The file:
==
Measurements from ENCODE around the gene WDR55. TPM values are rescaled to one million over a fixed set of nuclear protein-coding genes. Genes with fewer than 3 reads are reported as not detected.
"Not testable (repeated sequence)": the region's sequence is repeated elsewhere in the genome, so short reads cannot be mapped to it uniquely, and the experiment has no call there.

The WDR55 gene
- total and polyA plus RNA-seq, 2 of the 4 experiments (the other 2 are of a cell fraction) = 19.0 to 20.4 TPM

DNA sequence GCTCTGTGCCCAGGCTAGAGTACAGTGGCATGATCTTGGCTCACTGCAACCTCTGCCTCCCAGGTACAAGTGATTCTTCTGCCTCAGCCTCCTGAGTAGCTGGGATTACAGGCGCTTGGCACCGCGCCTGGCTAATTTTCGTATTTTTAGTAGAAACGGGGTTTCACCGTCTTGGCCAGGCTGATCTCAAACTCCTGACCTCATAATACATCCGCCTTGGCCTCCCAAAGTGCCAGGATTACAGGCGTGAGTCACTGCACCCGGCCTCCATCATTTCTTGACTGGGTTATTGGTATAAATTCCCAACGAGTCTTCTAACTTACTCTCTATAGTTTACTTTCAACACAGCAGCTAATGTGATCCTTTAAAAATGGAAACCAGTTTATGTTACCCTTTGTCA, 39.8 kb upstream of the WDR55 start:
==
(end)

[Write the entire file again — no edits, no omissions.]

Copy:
Measurements from ENCODE around the gene WDR55. TPM values are rescaled to one million over a fixed set of nuclear protein-coding genes. Genes with fewer than 3 reads are reported as not detected.
"Not testable (repeated sequence)": the region's sequence is repeated elsewhere in the genome, so short reads cannot be mapped to it uniquely, and the experiment has no call there.

The WDR55 gene
- total and polyA plus RNA-seq, 2 of the 4 experiments (the other 2 are of a cell fraction) = 19.0 to 20.4 TPM

DNA sequence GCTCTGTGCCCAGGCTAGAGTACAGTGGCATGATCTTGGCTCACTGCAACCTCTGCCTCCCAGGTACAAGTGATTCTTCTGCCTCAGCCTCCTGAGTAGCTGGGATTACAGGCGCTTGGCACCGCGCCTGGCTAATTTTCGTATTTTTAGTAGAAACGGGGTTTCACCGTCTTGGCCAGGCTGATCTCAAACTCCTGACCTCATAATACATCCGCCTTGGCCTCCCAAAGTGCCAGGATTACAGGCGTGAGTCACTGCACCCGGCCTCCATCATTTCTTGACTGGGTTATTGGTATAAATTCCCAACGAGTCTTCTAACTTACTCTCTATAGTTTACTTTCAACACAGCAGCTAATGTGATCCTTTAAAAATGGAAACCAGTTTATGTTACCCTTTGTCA, 39.8 kb upstream of the WDR55 start: